When you’re in a business like wedding photography, every single person you encounter is a potential client so you’d be crazy to upset people.

 How can couples judge if a company is the right fit for their wedding?

I think water finds its own level. I always advise couples to look at photographers whose work they like, then, out of those photographers, choose the person you feel most comfortable with. Your wedding photographer is with you all day so you have to feel happy having them around. It goes without saying that couples should also make sure that their chosen photographer is fully insured, has back up gear and a contingency plan in place in case serious illness or accident prevents them doing the job on the day.

What are your favourite moments from previous weddings you’ve been involved with?

Anything emotional gets me going, especially if the Bridegroom cries. And I love humour – fits of giggles at a ring that won’t just slide on or a veil blowing out of control. A lot of the best moments are pure serendipity. I was photographing a wedding in December and we had a very short window for the bride and groom photos – the sun was low and golden and just as the couple kissed, three swans took off through the negative space on the left of frame. I couldn’t have planned it better!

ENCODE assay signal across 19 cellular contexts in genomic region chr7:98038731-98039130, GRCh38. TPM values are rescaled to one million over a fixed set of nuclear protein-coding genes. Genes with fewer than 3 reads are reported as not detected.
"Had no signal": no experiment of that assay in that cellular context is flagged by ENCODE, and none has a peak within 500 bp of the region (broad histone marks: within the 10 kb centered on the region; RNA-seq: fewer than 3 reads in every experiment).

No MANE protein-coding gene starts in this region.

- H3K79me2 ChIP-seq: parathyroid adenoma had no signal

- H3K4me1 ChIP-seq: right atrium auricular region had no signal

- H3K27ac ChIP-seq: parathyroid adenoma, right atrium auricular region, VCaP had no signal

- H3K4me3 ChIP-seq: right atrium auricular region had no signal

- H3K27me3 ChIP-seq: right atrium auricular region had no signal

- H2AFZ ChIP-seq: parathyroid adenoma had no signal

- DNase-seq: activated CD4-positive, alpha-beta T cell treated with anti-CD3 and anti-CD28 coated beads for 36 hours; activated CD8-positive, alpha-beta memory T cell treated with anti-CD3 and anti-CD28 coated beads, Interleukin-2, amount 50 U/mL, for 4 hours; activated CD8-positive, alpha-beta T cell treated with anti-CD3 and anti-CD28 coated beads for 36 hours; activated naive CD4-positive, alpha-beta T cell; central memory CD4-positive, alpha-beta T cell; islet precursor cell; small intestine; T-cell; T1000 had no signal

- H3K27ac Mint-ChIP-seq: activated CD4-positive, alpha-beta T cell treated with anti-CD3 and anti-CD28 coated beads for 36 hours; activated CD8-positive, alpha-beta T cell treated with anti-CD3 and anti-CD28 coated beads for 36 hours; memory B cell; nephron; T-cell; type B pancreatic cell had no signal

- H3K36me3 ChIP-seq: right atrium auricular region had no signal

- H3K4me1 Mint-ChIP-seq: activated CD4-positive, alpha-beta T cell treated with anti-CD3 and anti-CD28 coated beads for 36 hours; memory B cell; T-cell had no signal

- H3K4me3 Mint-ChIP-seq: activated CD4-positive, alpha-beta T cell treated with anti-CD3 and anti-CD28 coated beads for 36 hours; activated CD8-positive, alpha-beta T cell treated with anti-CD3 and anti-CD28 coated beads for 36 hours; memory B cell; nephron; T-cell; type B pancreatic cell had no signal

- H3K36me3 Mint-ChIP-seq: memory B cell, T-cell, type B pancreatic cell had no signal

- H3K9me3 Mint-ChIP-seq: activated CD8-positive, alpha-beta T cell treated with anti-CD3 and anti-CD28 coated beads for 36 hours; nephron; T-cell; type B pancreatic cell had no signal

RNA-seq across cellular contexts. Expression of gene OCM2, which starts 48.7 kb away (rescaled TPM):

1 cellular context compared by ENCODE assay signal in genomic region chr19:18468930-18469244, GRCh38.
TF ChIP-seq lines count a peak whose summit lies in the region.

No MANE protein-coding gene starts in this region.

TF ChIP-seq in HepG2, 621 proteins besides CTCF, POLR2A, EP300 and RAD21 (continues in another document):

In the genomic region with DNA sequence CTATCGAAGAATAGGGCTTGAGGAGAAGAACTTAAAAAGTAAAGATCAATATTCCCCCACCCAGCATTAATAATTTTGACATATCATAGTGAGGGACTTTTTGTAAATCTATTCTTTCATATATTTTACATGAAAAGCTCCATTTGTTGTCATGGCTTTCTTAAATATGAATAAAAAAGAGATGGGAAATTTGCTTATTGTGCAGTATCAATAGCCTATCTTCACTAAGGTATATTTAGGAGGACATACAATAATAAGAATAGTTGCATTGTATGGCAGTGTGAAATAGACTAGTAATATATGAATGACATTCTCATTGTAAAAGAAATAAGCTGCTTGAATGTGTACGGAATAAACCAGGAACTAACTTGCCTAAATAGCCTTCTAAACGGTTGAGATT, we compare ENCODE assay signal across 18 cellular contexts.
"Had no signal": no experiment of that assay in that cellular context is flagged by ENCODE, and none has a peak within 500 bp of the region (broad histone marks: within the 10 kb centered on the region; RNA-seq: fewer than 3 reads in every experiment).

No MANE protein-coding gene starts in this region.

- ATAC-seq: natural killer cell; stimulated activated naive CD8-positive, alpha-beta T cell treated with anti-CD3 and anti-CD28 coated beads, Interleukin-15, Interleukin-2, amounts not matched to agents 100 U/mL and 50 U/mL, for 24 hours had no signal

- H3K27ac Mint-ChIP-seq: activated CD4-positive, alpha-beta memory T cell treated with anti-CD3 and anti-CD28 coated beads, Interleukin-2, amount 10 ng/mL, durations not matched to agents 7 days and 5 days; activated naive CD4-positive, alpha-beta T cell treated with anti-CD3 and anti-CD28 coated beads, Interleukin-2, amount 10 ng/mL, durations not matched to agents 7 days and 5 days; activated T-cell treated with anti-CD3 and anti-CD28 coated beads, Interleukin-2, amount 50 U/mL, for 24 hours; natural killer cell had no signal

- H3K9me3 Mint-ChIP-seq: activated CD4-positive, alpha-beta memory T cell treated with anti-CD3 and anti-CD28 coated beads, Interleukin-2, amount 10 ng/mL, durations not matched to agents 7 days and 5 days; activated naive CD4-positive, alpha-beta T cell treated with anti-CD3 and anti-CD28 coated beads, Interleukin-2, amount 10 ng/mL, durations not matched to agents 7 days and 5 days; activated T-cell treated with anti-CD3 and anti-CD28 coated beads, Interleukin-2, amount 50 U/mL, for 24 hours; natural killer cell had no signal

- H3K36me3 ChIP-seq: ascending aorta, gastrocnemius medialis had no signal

Grandparents and older guests are often a delight at weddings too – intentionally or otherwise. I’m always stunned at how beautiful venues can look and constantly marvel at the creativity and ingenuity of wedding stylists. A wedding marquee I shot in September has to be one of the most beautiful and indulgently styled spaces I’ve ever seen.

The bigger picture – does your business offer goods/services outside of the wedding world? Tell us more.